This article made me think about the clients I work with. We are often so plagued by the annoyances and nuances of our partners, that we forget to view each moment as sacred. We begin to view them through the lens that makes them the enemy, not the ally. We sometimes distance emotionally and physically.
I often work with couples who are trying to survive an affair, and typically the first response is anger and hurt. This is normal, valid, and important to process through. But sometimes what happens is we begin to create a dynamic where the adulterer is the problem, the bad guy, the one to blame, and the perpetrator so to speak, making the other partner the victim. The “victim” can certainly feel “victimized”, shocked, betrayed, and blindsided, and it is easy to sit in that pain, sometimes becoming paralyzed by it.
It is important to note that affairs (whether emotional or sexual) are usually an attempt to solve a problem in the relationship, and are essentially a cry for help. Healing can begin and trust can be re-established especially when both parties are willing to take a hard look at how they shaped the relationship, and how the affair made sense in context. Taking a look at some hard truths requires us to take accountability for our behaviors (or lack thereof) and how we may have drifted from bringing our best version of ourselves to our relationship table. Our relationships often serves as a mirror for us and reflect back what we are putting into the relationship.
What does this have to do with the article I mentioned before? Being willing to slow down and see each moment as sacred can change the way we see our romantic relationships. Some of the clients I work with finally reach this point and are brave enough to see past the anger and hurt and examine those hard truths. Sometimes they say things like this:
“I was so hurt that my husband cheated on me and we finally sat down to talk after being apart for some time. When I looked at him, I noticed his skin was rough and his toenails had not been clipped. I realized, I used to take care of those things for him, and now I can’t remember the last time I clipped his toenails or rubbed lotion on his body.”
“Before bed, I used to always make my husband sandwiches for lunch the next day. He never appreciated me. I felt like he didn’t need me, so I stopped making his sandwiches. I don’t remember the last time I made him a sandwich.”
“When I was dating my wife, I made sure to compliment her. She was so beautiful and fun and sexy. After we got married, it was great because she knew I felt that way about her and I didn’t have to remind her all the time. We didn’t have to talk about it. But I can’t tell you the last time I looked at her, you know, really looked at her, and told her all the things I found beautiful or attractive about her.”
When was the last time I washed your hair?
When was the last time I clipped your nails, or put lotion on you, or made you lunch, or told you that you were beautiful, or held your hand and kissed you just because?
Whether those questions regard your child or your spouse, I invite you to dig deeper and be willing to answer them. Be willing to slow down and appreciate those moments. Be willing to continue taking care of those who need us, whether they seem to appreciate it or not. Be willing to not just HAVE love; be willing to DO love, BE love, and MAKE love.
Ready to go deeper? Whether you’re healing from an affair, trying to affair-proof your marriage, or just trying to be more present in your relationship, call today at 678-796-8255 for a consult or schedule online 24/7.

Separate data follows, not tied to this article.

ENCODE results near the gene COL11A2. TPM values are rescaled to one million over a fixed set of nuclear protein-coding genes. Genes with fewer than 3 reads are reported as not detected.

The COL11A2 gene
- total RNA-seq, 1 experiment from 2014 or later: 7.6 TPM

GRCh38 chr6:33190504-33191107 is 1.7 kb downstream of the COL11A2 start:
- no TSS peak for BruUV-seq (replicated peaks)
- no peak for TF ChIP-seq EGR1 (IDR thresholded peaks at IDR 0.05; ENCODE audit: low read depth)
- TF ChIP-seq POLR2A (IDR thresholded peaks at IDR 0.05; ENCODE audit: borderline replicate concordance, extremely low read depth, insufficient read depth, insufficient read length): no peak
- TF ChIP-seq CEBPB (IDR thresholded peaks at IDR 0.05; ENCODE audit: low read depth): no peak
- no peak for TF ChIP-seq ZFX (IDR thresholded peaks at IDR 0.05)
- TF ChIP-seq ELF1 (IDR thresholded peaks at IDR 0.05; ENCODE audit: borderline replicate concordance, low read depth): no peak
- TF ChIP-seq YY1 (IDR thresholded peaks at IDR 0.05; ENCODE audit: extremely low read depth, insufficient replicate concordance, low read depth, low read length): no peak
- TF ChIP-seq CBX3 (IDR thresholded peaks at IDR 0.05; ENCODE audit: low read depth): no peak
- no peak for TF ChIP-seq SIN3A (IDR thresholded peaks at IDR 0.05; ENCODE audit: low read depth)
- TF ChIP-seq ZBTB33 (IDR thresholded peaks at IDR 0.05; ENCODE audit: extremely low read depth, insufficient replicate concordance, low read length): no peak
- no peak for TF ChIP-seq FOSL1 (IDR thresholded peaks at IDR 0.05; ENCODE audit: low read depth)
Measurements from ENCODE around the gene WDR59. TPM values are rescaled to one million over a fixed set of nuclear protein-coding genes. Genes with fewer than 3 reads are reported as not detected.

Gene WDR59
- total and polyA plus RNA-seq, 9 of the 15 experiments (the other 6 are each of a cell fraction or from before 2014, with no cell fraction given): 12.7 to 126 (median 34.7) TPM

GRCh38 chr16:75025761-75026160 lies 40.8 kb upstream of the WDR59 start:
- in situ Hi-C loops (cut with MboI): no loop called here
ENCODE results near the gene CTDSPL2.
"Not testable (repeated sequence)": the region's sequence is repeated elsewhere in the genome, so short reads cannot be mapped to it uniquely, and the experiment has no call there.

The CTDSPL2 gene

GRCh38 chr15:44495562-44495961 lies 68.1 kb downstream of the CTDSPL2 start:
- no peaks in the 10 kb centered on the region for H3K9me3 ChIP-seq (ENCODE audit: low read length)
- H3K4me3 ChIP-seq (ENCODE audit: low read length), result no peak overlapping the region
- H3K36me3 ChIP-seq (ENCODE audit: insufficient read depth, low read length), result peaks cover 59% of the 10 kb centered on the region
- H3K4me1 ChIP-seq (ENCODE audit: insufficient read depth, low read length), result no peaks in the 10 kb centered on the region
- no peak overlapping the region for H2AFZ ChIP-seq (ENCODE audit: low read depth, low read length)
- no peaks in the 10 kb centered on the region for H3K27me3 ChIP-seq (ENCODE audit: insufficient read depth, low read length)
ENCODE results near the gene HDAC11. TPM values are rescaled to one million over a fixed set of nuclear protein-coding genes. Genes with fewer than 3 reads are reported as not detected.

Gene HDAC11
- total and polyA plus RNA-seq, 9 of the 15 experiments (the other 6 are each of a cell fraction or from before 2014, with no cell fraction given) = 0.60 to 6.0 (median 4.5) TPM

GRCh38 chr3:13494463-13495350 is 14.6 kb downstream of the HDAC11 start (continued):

We live in a culture where admitting to problems in our relationship is difficult, but seeking help for those problems is even more difficult. Today, I’d like to offer you 3 reasons why having problems in your relationship can be a good thing
Christmas is quickly approaching. Sometimes the season is a little more exhilarating for some more than others. But nonetheless, we live in a culture where we are expected be cheery, delightful, spirited, and excited about the holiday craze. Before we know it, we find ourselves deciding what people we will be buying gifts for, what we will buy them, and how much we will spend on them. Sometimes, even those of us with the best of intentions can find ourselves thinking things like this:
“I’m not spending much on so-and-so this year...they always buy me a crappy gift.”
“They never spend as much on me as I do on them.”
“I’m not buying them anything this year because they never bother getting me anything. Why should I care?”
Many of the couples I work with adopt this same mindset, but it persists throughout the year rather than just popping up at Christmas time. I often hear couples saying things like this:
“He never apologizes first, so I’m not going to either.”
“She never tells me what she wants in the bedroom, so I don’t tell her either.”
“He hurt me, and I want him to hurt back.”
“I’m going to treat him like he treats me and see how he likes that.”
“I gave the kids a bath and got them to bed last time. If you don’t do it tonight, I’m not going to help you when you need it.”
“I will have sex with you if you give me something in return.”
The problem with this mindset is that it is tit-for-tat, becoming cumbersome, burdensome, and full of rigidity, ultimately harboring anger, resentment, or breeding contempt in the relationship. The thing we often forget about love is that we have to give it the space to be genuine, authentic, and vulnerable. This means, we have to be willing to give without a guarantee we will get something in return. If we do things only hoping we will get something back, this becomes less of an intimate relationship and more of a scoresheet...a game where there is clearly a winner and a loser. Love cannot be spiteful or vindictive.
So, this holiday season, may we remember to give without the expectation of receiving. May we act with integrity and give the gift we truly want to give instead of the gift we should give. May we treat others the way we WANT to be treated, rather than reflecting to them the way they already treat us.
If this sounds like you, or you feel your relationship is looking more like a scoresheet, consider working with a therapist. A trained therapist will be happy to help you get out of the rut and figure out how to give and receive more love without anger or fighting. It is possible to feel more loved and appreciated in your relationship.
Call today at 678-796-8255 and let’s see if we can work together or schedule an appointment online.